The Thomas J. Watson Fellowship is a one-year grant for purposeful, independent exploration outside the United States.
- Preliminary: Aug. 1, 2019
- Internal: Sept. 17, 2019
- External: Nov. 5, 2019
Who is Eligible?
You are eligible to apply for the Watson if you are a graduating senior nominated by one of 40 partner colleges. All majors and fields of inquiry are eligible.
Preliminary Application Draft—Optional
Bryn Mawr College rising seniors interested in applying for a Watson are strongly encouraged to email a preliminary application draft to Bryn Mawr's Watson Liaison, Assistant Eleanor Stanford, our Fellowships Adviser, who will provide feedback before the start of the semester.
This preliminary application should include:
- A comprehensive resumé listing extracurricular activities, paid and unpaid internships and employment, languages spoken (with degrees of proficiency), and previous significant travel.
- A five-page essay describing who you are, what you’re proposing to do, and how your proposed project has personal significance.
- For more guidance on this, see the prompts below. While you need not go into great detail at this point, the prompts below will give you an idea of what information the Watson application requires.
- A list of any questions you have about the fellowship or the application process.
This draft application will not be evaluated as a part of the formal competition. Instead, it is intended to get you thinking, researching, and writing early in the summer. It will also help the Watson Liaison give you specific feedback.
In accordance with Watson Fellowship policies, all applicants for the Watson Fellowship must complete the official Watson online application by the internal deadline. (Note that the online application is quite lengthy and uses a unique application platform, so nominees will want to budget a good amount of time to complete. In addition to the items discussed below, some other materials are required, including a .jpg passport photo not exceeding 150 KB and 600 pixels wide. The photo must abide by U.S. passport guidelines.)
Please request access to the official online application by filling out the application request form. You may request this application at any time; it does not commit you to applying.
The application consists of the following:
Use this statement to introduce yourself and provide a backdrop for the entire application. (It should also introduce the project topic, but save most details for your Project Proposal.)
This statement should highlight your special gifts and potential, what the Watson refers to as "unusual promise." This promise can be evident in many dimensions — service, leadership, resourcefulness, creativity, vision, independence, integrity, responsibility, emotional maturity, and courage (to name a few). Each applicant will display one or more of such qualities in their own unique ways. Use the personal statement to tell us about your unusual promise.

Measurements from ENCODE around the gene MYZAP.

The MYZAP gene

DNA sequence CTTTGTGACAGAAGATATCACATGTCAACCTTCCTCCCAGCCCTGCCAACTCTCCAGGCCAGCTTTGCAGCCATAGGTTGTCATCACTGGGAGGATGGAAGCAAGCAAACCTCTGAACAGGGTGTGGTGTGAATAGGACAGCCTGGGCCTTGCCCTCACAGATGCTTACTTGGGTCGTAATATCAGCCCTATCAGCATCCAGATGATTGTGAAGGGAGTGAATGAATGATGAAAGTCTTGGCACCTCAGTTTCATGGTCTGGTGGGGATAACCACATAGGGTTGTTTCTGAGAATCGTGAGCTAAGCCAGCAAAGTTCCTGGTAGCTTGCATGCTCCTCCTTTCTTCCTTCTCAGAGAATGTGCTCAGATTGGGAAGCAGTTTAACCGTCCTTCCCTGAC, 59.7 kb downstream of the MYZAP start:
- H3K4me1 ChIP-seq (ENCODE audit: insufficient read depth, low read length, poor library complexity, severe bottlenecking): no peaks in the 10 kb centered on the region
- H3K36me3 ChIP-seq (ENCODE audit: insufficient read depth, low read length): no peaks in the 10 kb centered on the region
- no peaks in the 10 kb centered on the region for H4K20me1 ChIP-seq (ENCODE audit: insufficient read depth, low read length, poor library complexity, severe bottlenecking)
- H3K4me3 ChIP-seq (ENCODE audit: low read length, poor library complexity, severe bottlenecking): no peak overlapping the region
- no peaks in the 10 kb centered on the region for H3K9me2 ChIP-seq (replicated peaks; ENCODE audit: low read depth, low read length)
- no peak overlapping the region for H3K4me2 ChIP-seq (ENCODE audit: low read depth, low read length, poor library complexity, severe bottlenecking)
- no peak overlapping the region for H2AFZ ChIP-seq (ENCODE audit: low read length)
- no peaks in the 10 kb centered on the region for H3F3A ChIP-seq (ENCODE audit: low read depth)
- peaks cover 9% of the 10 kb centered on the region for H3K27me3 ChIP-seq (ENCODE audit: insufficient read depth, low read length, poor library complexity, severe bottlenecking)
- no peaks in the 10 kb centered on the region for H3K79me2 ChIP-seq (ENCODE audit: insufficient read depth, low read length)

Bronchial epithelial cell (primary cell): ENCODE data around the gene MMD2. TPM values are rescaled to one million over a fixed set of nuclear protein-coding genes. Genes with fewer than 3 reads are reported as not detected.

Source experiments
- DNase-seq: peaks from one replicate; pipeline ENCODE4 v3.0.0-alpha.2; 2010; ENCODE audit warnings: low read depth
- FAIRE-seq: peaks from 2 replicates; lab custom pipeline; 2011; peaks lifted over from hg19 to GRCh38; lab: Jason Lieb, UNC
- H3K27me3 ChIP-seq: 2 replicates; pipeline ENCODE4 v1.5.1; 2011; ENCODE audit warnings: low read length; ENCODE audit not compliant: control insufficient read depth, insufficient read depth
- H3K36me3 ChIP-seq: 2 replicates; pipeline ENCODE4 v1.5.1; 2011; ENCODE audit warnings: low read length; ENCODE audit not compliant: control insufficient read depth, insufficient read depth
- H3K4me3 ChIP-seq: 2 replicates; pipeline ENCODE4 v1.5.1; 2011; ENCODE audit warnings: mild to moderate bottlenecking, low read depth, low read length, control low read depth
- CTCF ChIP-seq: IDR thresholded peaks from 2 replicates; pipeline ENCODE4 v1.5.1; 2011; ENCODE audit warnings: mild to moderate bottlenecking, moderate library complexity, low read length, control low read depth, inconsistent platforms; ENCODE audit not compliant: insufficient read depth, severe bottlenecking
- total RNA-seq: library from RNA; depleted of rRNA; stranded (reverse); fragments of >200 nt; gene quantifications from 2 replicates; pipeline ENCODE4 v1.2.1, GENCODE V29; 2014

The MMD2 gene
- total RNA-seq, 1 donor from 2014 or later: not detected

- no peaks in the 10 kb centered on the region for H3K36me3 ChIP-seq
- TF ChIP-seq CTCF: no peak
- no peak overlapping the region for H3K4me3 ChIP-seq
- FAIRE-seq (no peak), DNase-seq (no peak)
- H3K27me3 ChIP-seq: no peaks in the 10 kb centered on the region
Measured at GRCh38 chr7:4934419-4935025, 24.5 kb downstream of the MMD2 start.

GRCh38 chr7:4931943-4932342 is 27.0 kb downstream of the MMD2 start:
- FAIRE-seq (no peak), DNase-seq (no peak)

The statement should also explain the personal significance, and provide the personal context, for the proposed project. You should discuss why you chose this topic, how it developed out of previous interests and/or experiences, and how it represents new challenges that will enable you to grow personally. It should be clear from this statement why, of all topics you could have chosen, you chose this one.
The statement has a 1,500-word limit.
Describe your plan for the 12-month Fellowship year, including a description of your project and an outline for carrying it out. It should also include a clear explanation for why you have selected certain countries/cultures and your strategies for engaging with people "on the ground." The proposal should detail the challenges you expect to face and the preparation/strategies you have to confront these.
The proposal should also indicate efforts you have taken thus far to secure contacts on the ground in the proposed countries (note that contacts need not be finalized at the time of the Internal Application, but you should provide evidence of excellent leads in at least 1-2 proposed countries).
If any of the countries you have selected is on any of the following lists: State Department Warning, Treasury Embargo or designated CDC Level 3, you will need to provide a plan B should that country remain off limits during your Watson year.
The proposal has a 1,500-word limit.
The online application will prompt you to include the following:
- A resume.
- A list of all countries traveled to, with approximate dates. Please note whether travel was with family, with friends, or solo. (Note that you are permitted to return to a country if you have spent no more than 4-6 weeks there.)
- Languages spoken and level of proficiency (elementary, intermediate, or advanced.)
- a 100-word bio description of yourself.
Two Letters of Recommendation
Arrange for recommendations from two people. You will enter their information in the online system, and they will receive emailed invitations and submit within the online system.
Two recommendations may include either: two from within Bryn Mawr/Haverford (Bi-Co), or: one from within the Bi-Co and one from someone external to the Bi-Co.